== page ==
Allianz becomes latest big investor to dump coal in part for climate reasons

German insurance giant to divest €4bn worth of investments in the sector

Allianz, the German insurance and asset management giant, has become the latest big investor to announce that it is getting out of the coal sector due in part to its impact on the climate. Around €4bn worth of investments in the sector are said to be affected.

“Allianz is getting out of coal. This means we will cease to invest in companies which derive 30% of their sales or production from the energy source,” Andreas Gruber, Allianz’s Chief Investment Officer, told ZDF public television on Tuesday evening (November 24). Gruber said the sale of coal stocks would take place over the next six months, while coal bonds would be held until maturity but not rolled over.

Contacted by Responsible Investor, a spokesman said that as Group CIO, Gruber was in charge of €631bn in assets, including those from pension plans, insurance policies and funds. Of the total assets, around 0.6%, or €4bn, is invested in stocks and bonds from coal companies.

The spokesman also said that with the proceeds from the divestment, Allianz would double its allocation to renewable energy, with an emphasis on wind power. Allianz’s renewables portfolio, which besides 54 wind parks includes seven solar facilities, is currently worth €2.5bn.

The portfolio is overseen by Allianz Capital Partners (ACP), the insurer’s infrastructure investment arm.According to Gruber, Allianz’s divestment is driven in part by concern over coal’s impact on the climate. He told ZDF: “We want to support the negotiations at the climate summit in Paris in December and also send a signal to the insurance industry and financial markets in general.” Of the carbon dioxide (CO2) emissions from fossil fuels, coal’s share, at just under one-half, is the largest.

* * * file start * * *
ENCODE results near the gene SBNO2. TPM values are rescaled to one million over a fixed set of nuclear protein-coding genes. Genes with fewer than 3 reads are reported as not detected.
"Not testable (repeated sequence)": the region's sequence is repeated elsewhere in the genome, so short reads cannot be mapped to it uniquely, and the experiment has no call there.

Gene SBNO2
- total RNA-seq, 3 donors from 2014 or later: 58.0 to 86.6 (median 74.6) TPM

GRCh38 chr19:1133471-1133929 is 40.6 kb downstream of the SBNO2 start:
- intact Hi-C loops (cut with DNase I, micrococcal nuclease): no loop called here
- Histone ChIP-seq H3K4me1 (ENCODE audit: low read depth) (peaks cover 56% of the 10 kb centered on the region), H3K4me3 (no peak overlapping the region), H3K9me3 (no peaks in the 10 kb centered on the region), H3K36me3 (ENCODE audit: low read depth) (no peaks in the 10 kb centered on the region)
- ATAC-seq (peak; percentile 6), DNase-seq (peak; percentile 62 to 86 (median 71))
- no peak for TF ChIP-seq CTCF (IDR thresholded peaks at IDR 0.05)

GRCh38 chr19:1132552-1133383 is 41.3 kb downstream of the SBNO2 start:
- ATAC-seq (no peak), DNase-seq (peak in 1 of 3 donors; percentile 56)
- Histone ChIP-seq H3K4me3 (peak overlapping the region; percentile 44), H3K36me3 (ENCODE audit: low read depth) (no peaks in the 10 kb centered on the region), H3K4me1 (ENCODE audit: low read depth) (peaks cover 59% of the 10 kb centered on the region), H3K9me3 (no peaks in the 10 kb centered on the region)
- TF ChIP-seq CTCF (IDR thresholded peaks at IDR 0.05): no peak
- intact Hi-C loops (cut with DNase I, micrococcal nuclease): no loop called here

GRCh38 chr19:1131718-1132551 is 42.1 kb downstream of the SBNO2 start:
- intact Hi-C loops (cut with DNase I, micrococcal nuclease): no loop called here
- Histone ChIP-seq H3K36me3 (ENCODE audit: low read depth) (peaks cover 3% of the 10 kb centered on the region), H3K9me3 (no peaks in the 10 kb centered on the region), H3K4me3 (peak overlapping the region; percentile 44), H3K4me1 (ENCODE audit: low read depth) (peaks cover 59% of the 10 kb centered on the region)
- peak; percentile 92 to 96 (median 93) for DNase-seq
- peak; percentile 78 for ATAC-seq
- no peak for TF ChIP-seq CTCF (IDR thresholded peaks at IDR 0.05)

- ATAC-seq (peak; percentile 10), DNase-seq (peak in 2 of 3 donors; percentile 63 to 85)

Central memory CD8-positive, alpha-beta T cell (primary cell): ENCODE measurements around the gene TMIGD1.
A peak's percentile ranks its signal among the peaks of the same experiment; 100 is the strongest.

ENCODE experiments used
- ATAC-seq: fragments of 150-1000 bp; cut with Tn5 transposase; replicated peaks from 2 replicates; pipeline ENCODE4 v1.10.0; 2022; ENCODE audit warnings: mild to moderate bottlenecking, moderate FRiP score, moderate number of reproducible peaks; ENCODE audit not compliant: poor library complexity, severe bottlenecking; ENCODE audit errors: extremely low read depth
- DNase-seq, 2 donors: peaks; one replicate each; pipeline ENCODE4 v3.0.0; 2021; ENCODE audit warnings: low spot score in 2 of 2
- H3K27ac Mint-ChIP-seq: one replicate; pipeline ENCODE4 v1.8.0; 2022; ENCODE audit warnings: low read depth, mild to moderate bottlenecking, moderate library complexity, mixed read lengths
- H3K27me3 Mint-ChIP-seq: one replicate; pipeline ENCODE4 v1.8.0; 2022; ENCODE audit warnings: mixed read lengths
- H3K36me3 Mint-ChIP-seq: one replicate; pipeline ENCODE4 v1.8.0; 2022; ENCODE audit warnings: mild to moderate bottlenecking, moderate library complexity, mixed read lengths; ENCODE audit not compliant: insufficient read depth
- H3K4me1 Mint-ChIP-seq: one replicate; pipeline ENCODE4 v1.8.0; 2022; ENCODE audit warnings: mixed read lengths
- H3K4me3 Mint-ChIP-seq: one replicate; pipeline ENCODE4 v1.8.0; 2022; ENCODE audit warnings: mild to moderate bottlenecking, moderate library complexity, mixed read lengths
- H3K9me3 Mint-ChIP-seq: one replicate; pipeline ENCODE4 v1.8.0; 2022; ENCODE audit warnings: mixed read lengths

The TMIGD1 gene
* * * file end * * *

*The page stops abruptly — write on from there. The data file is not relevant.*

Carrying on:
Allianz’s move was welcomed by, the fossil fuel divestment campaign devised by Bill McKibben. “As the world’s largest insurance company, Allianz knows a thing or two about risk – and there’s no greater risk for the climate than continuing to invest in a industry that is wrecking the planet,” said Nicolò Wojewoda, a campaigner with’s European arm.

Other big institutional investors that have announced plans to exit the coal sector recently include Swedish buffer fund AP2, French insurer AXA and earlier this month, Dutch pension investor PGGM. All the investors cited coal’s impact on the climate as a reason.

News of Allianz’s divestment contrasted with remarks made by Martin Skancke, Chairman of the Principles for Responsible Investment (PRI). He said a successful divestment push could drive down the price of coal mines and make it cheaper for large users to acquire long term supplies.

“So the effect is essentially to make coal cheaper for the consumer. I think we risk locking in use of coal for a long time if this happened,” Skancke was quoted by the Australian Financial Review as saying.